Human papillomavirus (HPV) vaccine policy and evidence-based medicine: Are they at odds?


The following is a bite-size portion of the recently published article by the same name in Annals of Medicine (courtesy of

January 7, 2012 Ann Med. 2011 Dec 22. [Epub ahead of print]

Tomljenovic LShaw CA.

Neural Dynamics Research Group, Department of Ophthalmology and Visual Sciences, University of British Columbia , 828 W. 10th Ave, Vancouver, BC, V5Z 1L8 , Canada.

All drugs are associated with some risks of adverse reactions. Because vaccines represent a special category of drugs, generally given to healthy individuals, uncertain benefits mean that only a small level of risk for adverse reactions is acceptable. Furthermore, medical ethics demand that vaccination should be carried out with the participant’s full and informed consent. This necessitates an objective disclosure of the known or foreseeable vaccination benefits and risks. The way in which HPV vaccines are often promoted to women indicates that such disclosure is not always given from the basis of the best available knowledge. For example, while the world’s leading medical authorities state that HPV vaccines are an important cervical cancer prevention tool, clinical trials show no evidence that HPV vaccination can protect against cervical cancer. Similarly, contrary to claims that cervical cancer is the second most common cancer in women worldwide, existing data show that this only applies to developing countries. In the Western world cervical cancer is a rare disease with mortality rates that are several times lower than the rate of reported serious adverse reactions (including deaths) from HPV vaccination. Future vaccination policies should adhere more rigorously to evidence-based medicine and ethical guidelines for informed consent.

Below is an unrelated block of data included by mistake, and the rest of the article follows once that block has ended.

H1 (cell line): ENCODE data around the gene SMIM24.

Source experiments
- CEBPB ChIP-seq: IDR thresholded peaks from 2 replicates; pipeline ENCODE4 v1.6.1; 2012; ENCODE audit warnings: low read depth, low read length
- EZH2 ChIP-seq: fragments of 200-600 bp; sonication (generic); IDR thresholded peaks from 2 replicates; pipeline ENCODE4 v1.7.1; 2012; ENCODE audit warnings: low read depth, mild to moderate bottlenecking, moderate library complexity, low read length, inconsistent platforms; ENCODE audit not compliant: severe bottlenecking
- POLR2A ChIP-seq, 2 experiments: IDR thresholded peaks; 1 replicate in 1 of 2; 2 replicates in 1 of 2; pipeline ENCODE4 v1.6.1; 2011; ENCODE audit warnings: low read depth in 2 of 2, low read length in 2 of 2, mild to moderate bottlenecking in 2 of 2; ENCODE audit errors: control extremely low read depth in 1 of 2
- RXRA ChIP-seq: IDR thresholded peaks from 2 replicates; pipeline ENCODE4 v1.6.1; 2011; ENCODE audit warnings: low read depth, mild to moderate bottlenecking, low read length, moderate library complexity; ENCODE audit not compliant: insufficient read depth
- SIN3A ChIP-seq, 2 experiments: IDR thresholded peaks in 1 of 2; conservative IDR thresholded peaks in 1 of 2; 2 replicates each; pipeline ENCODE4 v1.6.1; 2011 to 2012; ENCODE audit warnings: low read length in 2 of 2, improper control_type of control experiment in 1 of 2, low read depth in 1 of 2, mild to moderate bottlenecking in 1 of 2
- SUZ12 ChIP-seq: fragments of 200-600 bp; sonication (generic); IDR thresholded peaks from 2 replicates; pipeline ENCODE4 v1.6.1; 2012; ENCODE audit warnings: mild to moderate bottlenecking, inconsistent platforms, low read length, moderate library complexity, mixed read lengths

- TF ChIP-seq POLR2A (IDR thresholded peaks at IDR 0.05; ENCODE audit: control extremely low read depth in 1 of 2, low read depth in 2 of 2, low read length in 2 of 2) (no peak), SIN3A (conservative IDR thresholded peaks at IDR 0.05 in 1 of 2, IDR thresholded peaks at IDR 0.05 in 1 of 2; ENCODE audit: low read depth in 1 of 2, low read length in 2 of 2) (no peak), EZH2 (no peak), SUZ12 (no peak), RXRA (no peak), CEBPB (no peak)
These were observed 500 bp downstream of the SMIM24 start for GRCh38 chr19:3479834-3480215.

PMID:  22188159 [PubMed – as supplied by publisher] Access entire paper via this link.


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